World Coins

Royal Mint recalls Titanic

New £5 coins from Alderney mark the centennial of the RMS Titanic’s maiden, ill-fated voyage a century ago. A Brilliant Uncirculated copper-nickel example, shown here, and a Proof .925 fine silver version are available from the Royal Mint.

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The Royal Mint is commemorating the 100th anniversary of RMS Titanic’s maiden voyage with the release of a £5 coin issued for the Channel Island of Alderney.

The coin is available in both Brilliant Uncirculated copper-nickel and Proof .925 fine silver versions.

The voyage began on April 10, 1912, when RMS Titanic, the largest passenger steamship in the world at the time, set sail from Southampton to New York with 2,223 people on board. Owned by the White Star Line and constructed at the Harland and Wolff shipyard in Belfast, the luxurious passenger liner was built to be a showstopper — both visually and technically — but it met a tragic fate.

Late on April 14, Titanic struck an iceberg, buckling plates and creating holes in its hull that led to the ship’s sinking less than three hours later — a catastrophic disaster that resulted in the loss of more than 1,500 lives.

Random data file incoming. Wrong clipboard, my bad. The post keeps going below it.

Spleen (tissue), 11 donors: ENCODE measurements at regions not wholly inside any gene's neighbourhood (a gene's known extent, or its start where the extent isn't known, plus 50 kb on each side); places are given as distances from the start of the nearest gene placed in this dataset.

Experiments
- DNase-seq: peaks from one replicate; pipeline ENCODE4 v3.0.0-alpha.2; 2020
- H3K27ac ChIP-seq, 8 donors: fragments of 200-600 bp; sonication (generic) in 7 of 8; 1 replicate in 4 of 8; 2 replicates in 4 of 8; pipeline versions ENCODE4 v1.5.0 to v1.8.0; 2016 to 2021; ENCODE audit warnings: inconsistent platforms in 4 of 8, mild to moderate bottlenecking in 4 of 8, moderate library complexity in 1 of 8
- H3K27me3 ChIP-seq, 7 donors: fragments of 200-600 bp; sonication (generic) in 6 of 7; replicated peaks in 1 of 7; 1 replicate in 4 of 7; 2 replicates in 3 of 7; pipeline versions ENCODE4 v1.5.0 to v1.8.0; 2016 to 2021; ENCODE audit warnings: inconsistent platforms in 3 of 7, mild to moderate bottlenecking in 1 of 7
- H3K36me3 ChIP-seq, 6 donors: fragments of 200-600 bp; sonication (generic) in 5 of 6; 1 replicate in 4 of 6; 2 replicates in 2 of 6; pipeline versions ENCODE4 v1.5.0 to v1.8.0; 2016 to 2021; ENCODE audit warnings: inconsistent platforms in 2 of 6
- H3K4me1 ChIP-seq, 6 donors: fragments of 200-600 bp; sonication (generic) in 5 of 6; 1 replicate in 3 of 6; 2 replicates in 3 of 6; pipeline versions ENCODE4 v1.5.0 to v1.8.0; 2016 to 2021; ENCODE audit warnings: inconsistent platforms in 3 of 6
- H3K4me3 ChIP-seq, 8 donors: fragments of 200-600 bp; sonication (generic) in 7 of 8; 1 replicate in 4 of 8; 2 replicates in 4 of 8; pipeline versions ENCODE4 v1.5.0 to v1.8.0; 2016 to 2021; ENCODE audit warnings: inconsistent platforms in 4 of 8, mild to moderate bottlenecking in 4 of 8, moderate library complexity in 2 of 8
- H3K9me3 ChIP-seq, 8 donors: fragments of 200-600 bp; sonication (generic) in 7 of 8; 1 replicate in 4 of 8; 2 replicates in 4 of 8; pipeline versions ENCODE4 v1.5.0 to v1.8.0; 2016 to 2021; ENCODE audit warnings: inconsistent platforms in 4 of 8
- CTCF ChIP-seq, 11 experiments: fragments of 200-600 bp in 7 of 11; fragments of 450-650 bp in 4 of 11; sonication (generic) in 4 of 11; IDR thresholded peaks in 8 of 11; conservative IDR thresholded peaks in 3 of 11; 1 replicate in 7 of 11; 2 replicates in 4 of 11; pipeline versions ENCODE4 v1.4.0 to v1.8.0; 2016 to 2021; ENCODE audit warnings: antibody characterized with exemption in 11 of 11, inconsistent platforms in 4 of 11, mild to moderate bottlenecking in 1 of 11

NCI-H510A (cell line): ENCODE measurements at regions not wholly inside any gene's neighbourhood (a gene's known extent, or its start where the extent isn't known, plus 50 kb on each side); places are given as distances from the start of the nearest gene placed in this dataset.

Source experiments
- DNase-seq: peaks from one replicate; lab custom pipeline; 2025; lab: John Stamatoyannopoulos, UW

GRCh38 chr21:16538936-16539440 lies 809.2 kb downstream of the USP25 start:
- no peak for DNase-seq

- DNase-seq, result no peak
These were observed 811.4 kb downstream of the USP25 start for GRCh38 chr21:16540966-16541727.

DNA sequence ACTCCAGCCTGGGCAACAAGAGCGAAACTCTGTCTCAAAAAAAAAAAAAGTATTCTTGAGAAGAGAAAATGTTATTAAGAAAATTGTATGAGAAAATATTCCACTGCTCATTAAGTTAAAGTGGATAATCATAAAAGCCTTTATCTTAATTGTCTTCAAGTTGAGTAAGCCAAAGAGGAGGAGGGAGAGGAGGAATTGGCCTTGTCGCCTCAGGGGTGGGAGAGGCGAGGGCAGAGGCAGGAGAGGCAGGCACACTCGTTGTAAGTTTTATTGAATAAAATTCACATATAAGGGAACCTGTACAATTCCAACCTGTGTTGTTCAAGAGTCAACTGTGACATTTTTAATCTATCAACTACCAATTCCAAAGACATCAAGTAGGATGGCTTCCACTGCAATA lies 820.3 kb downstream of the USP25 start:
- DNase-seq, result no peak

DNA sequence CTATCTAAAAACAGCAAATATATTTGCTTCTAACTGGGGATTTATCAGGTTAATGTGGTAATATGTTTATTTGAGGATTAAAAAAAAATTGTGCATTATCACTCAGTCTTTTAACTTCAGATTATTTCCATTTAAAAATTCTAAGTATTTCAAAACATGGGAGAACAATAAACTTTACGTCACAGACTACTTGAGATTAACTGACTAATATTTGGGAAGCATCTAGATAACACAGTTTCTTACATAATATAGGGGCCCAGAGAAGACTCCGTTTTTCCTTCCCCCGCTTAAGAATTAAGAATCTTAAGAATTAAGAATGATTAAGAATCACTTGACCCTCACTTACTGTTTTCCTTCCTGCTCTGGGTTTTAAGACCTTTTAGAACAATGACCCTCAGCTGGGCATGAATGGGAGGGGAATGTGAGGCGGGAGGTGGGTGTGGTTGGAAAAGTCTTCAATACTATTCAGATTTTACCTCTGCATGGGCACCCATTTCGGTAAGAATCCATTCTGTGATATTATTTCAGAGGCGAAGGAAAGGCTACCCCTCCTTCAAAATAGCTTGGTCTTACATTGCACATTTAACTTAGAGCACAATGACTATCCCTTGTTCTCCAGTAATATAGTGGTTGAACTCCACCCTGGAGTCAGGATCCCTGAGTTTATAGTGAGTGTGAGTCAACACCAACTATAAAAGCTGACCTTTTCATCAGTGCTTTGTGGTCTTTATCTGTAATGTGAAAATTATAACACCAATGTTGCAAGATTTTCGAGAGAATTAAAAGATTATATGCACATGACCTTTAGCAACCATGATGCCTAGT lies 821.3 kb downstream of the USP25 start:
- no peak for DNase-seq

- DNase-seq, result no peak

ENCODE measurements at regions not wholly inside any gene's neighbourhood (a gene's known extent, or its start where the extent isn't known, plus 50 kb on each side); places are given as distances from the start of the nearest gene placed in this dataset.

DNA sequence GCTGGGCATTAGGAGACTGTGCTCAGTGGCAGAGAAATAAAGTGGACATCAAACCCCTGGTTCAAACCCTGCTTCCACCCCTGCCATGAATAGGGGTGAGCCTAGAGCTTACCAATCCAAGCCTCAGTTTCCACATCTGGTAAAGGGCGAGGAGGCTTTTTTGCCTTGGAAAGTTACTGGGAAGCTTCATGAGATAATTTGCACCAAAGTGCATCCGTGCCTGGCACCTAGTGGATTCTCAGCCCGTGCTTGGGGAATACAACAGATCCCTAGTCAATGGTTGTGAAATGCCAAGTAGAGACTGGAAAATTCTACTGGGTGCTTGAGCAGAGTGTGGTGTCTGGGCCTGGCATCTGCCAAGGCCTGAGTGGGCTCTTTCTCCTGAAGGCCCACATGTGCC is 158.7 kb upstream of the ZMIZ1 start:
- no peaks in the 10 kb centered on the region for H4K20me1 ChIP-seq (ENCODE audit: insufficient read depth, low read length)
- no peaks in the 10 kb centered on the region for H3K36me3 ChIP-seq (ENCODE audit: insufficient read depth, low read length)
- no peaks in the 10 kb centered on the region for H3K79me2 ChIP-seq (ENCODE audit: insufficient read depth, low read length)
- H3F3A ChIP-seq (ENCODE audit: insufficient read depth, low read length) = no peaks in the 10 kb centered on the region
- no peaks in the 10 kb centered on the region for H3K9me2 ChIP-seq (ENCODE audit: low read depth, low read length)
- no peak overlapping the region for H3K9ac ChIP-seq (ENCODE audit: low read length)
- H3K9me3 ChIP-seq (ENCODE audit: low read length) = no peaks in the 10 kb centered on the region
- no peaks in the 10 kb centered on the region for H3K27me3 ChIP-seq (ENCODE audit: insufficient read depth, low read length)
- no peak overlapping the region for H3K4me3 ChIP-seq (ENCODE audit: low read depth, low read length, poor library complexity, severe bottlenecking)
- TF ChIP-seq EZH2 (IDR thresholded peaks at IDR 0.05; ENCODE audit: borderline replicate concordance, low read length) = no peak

Both coins share a design by Lee Robert Jones from the Royal Mint engraving team.

The reverse depicts a sleek profile of Titanic with Jones’ rendition of the Thane memorial in Belfast, Northern Ireland, looking down on the ship as it sails through the sea. Jones said: “It is my intention with design to supply a visual narrative; to tell a story. My design is concerned with the spectacle of the ship and the tragedy that awaits. I have used an ‘apparition’ of Sir Thomas Brock’s Thane memorial, reaching in readiness before the ship with a laurel wreath, its stark silhouette contrasting with the detailed striking model of Titanic cutting through the waves with purpose and pride.”

Erected on June 26, 1920, as a memorial to all those who died in the Titanic disaster, the marble figure of the goddess Thane stands in Belfast, home of the Harland and Wolff shipyard where Titanic was constructed. The statue was designed by Sir Thomas Brock, who also designed the Queen Victoria statue that stands outside Buckingham Palace.

The Ian Rank-Broadley effigy of Queen Elizabeth II appears on the obverse of the new coins.

The coins each weigh 28.28 grams and measure 38.61 millimeters in diameter.

The BU version has an unlimited mintage and is available in an informative presentation folder detailing the story of Titanic and its tragic voyage for £12.99.

The Proof silver version is limited to a 7,500-coin mintage and is packaged in a black gift box including a certificate of authenticity for £82.50.

To order the Titanic coins, write to the Royal Mint, FREEPOST, NAT23496, P.O. Box 500, Llantrisant, Pontyclun CF72 8YT, visit the Royal Mint website at, or telephone the Royal Mint toll free at 866-519-7298 in the United States or at 866-924-0861 in Canada. ¦

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